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Doug's Mailbag: Cloudy Forecast in L.A., More

Readers share their thoughts on Los Angeles' decision to adopt Google's e-mail service, and what it means for cloud computing:

Los Angeles is run by a bunch of morons. I used to work for a firm that did IT support for the city back in the late '90s, and they had the most moronic in-house IT people. Most of the divisions ran on computers so old, opening them up for service was pretty scary, as disturbing the dust inside would many times lead to failure. Instead of replacing old equipment, they would budget only for repairs, which cost two or three times more than new equipment.

As for Google Apps, it does not even come near the robustness of Microsoft Exchange coupled with Office. They have e-mail outages for a couple of hours every few months, which my organization would never tolerate. They have no respect for privacy, as shown in the service agreement, and technical support is pretty much non existent. L.A. is a city in a budgetary crisis and is looking to cut their IT budget. For a small company or startup without an IT budget, it may make sense to use Google Apps, but for an organization like the city of L.A., I think it could be disastrous.

Major companies like Coke and Home Depot have chosen Microsoft for the cloud. They actually make money, whereas L.A. does nothing productive but waste taxpayer money. Not sure I'd call it a win for Google.

Yep, this is a major win for Google. How do you translate "use e-mail to target ads" when the people you're targeting are the government? If I said, "Monitor confidential e-mail communications of the government to influence the awarding of contracts," would that sound as benign? Hmmm.

I think that any organization that outsources their important (and in some cases confidential) e-mail to a third-party instead of controlling it within the security of their own firewall is asking for trouble. I predict that major security breaches of information will befall Los Angeles, and they will be a poster child for why you DON'T want your sensitive information in the cloud.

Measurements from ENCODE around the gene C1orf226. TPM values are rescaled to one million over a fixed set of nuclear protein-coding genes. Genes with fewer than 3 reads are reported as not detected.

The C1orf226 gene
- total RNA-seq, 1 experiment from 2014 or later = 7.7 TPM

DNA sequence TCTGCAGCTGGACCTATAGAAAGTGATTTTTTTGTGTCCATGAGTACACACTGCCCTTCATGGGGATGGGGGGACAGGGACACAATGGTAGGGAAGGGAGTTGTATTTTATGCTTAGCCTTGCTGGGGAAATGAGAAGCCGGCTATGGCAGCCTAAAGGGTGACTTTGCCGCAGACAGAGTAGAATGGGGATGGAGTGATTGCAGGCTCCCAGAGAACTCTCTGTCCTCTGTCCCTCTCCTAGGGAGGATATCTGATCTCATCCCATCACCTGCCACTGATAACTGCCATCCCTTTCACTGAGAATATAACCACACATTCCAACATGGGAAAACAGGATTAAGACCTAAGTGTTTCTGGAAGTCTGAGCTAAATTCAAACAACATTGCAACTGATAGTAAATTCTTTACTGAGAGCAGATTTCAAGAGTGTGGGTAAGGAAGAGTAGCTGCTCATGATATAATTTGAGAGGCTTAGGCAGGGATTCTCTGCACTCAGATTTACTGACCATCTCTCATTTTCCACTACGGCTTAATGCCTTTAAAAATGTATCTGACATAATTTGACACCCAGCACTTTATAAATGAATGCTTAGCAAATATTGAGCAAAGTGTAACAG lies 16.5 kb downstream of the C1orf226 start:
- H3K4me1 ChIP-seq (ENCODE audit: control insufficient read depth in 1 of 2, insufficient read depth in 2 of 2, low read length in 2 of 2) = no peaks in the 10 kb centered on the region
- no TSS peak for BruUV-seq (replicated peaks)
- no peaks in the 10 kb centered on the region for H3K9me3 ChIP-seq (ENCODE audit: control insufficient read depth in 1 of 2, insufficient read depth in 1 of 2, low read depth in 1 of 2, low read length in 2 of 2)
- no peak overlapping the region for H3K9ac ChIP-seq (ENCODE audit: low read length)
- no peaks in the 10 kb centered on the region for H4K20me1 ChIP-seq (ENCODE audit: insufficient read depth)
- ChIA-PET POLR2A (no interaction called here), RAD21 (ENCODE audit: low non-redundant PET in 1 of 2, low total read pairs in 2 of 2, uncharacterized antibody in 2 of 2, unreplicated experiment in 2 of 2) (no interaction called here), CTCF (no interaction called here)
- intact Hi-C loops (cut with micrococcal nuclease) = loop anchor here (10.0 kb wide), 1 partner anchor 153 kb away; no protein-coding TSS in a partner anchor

The move to cloud-based computing environments is unstoppable. Microsoft knows this. Google knows this. Amazon knows this. IBM and HP know this. Salesforce knows this. Novell knows this. The Great Recession is accelerating the move to cloud computing; organizations are not going to be able to afford the capital investment or obtain credit to keep running premises-based computing work loads. The IT landscape is going to radically change over the next 10 years. Resistance is futile. Your IT services will be assimilated into the cloud.

Confidential business data is what you use to keep your company competitive. Why would you trust the cloud for this? I have yet to see it proven that the cloud-based messaging water is safe, nor do I think it is an inevitable move. As it appears that it was a two-way fight between Google and MS, it follows for me that the wrong solution was chosen or the wrong question was asked.

The real issue is useability. Exchange (and Office) is a full-featured client application. It gets pounded for being bloatware but if it misses a feature it'll get slammed for being incomplete. Google Apps is the other extreme: feature-lite. The Web is a kludgy environment for sophisticated programs despite the promise of RIA technology. Google Apps are feature-poor and will have a second-rate (or third-rate) interface until RIA gets beyond crummy JavaScript hacks like Ajax or CSS magic. Silverlight/Flash may lead to apps down the road which obsolete client software like Office but I wouldn't migrate to it today.

I think your angle is incorrect on this. My understanding is that both Google and Microsoft were proposing cloud solutions in L.A. If that's true, then whichever way L.A. had gone, it would have been a cloud-based solution.

The key question is whether the Google solution that L.A. chose is going to give the city what it needs. If it does THAT, then Google's cloud-based solution will be validated.

Count Kevin as among those who think Office 2010 is an improvement over its predecessor:

I recently upgraded my father's laptop to Windows 7 and decided to put Office 2010 on it instead of 2007. I really like the changes from 2007 to make the File and other (what they call "back office" functions) more congruent with the ribbon interface.

It was certainly a lot easier to give my dad a tutorial on using 2010 versus what I felt the experience would have been with 2007. Like Windows 7 with Vista, I believe Office 2010 is what 2007 should have been. So far, the experience is very pleasant...much like Windows 7.

And on reader gives kudos to Doug's son, Dave, for his feature article on Bing:

Congratulations on a well-researched and written article. Very readable and informative. I hope your dad's watching out for the competition.

Tell us what you think! Leave a comment below or send an e-mail to [email protected]

Posted by Doug Barney on 12/07/2009 at 9:04 PM


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